March 17, 2011
OK, so it’s Saint Patrick’s Day. Yay. Unfortunately, I’m not doing anything this year.
Since I’m not currently passed out in a puddle of green beer vomit and can’t join in with all of the other lucky drunks singing “Danny Boy” and giving out free hugs, here’s my little blog-homage to the dude that supposedly drove all the snakes out of Ireland.
This is my all-time-favorite rendition of “Danny Boy” as performed by the Swedish Chef, Animal, and Beaker. Happy Muay Thai Day!
February 7, 2011
Not the cute fuzzy kind that love cheese, but the kind that we all use everyday to navigate the web and/or do our work. Whether you’re paying your bills, checking your email, annoying your Facebook friends with inane status reports, searching for a recipe, or just wasting time on the Internet, your computer’s mouse makes a journey each day of which you are unaware. A journey of miles in some cases.
Check out this interesting study about computer mouse fatigue for some intriguing facts like this one:
“One ounce (of grip) is very little and fingers and thumbs, when gripping a mouse, can and typically do, apply much more. But if just one ounce of grip is applied (each second) for a total of three hours a day, it is equivalent to 6,700 lbs of grip (if it were all applied for one second) or 3.38 Tons of ‘mouse grip’ a day, some 750 Tons a year.”
Back to mouse art. The following freeware turns your “mousing” into “art” by running a little mouse tracking application in the background while you go about your business. The “art” above was made over a period of about 3 hours while I was web surfing. Though the program is obviously not Earth-shattering in importance, I am still intrigued by the simplicity of the program as it turns an otherwise innocuous act into a visually stimulating graphic.
I’ve checked it for viruses, but I encourage you to check it again as a cautionary measure.
Download for PC here
Download for MAC here
Download for LINUX and other here
Or, go to their website and download it directly from them! Make sure to leave them a donation if you like it.
If you thought the mouse fatigue study was interesting, or if you are prone to repetitive stress injury from mousing too much, you should check out Designer Appliances Inc and see if any of their products will work for you. I’ve never tried any of their products, but they look interesting. If any of my readers have used any of their products, please leave a review down in the comments.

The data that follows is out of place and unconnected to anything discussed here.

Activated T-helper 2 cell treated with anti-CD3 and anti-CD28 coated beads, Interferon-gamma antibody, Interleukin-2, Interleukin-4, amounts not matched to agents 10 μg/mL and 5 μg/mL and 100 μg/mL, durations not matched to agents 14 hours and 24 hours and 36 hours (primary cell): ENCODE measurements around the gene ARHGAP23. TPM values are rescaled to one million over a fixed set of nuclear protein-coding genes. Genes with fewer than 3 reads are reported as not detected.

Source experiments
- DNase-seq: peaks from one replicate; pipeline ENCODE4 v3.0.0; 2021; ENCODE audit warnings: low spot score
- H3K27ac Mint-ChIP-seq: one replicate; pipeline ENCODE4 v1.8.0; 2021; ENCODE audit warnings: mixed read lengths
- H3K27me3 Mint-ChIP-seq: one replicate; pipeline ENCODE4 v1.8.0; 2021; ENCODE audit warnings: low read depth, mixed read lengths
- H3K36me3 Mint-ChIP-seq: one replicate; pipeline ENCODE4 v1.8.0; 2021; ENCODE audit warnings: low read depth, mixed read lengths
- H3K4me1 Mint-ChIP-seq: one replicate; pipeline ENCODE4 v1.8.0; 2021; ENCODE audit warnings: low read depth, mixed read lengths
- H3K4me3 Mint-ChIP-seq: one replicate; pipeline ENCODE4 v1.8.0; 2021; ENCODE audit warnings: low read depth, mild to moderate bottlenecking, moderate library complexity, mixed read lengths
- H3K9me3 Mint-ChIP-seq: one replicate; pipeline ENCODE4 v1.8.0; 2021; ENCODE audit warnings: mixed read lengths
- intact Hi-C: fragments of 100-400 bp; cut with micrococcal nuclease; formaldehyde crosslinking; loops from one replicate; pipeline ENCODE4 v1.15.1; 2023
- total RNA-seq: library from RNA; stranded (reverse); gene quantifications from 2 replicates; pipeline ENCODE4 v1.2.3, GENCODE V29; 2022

January 6, 2011
Thank you, craftsmanship and innovation! Now I just need $50K in loose change so that I can buy this marvel and get rid of my boring table that does nothing but keep junk mail off of the floor.
December 18, 2010
I can remember a friend from my Army days telling stories about how he could sometimes catch eels in his dad’s farm pond in New Jersey. I knew almost nothing about eels back then, but I was pretty sure that they didn’t breed in ponds. So, how did they get there? My friend couldn’t explain it even though this is apparently Read the rest of this entry »
December 14, 2010
For those of you who are not familiar…
Vladimir Horowitz (1903 – 1989) was a Russian-American virtuoso pianist who came to fame in the 1920s in Russia and then throughout the world. He was a legendary pianist and many of his recordings are renowned as being the definitive performances of frequently played pieces by well known composers such as Chopin, Liszt, Scriabin, and Rachmaninoff.
His performances were often exaggerated and dynamic; Frequently overwhelming audiences with waves of sound, then immediately contrasting with phrases of incredible delicacy and gentleness. His dynamic style and virtuosity earned international esteem and he consequently performed for kings and queens, emperors and presidents, and multitudes of adoring fans over a 70 year career.
In my opinion, Chopin’s Mazurka, Op. 17 No. 4 is a relatively simple piece. I’ve heard several recordings over the years and have mostly ignored it. It’s not very dynamic, it is short, and I always just thought of it as just sort of plain. Until I heard Horowitz play it.
The following video is among the last of his recordings before his death in 1989 and has become one of my favorites. It is from the 1985 documentary film Vladimir Horowitz – The Last Romantic. This clip is just a little scrap of the film that I found on YouTube. Before the Mazurka actually begins, it shows a brief bit with his wife talking about her ability to listen without being influenced by personality, and then shows him playing a little snippet of Mozart’s Rondo alla Turca from Sonata 11 while the recording crew are getting everything set up. He misses a few notes and makes a joke about not being Heifetz after his wife mentions it. Sweet. Enjoy.
“Is very intimate now…pshhhh” – Vladimir Horowitz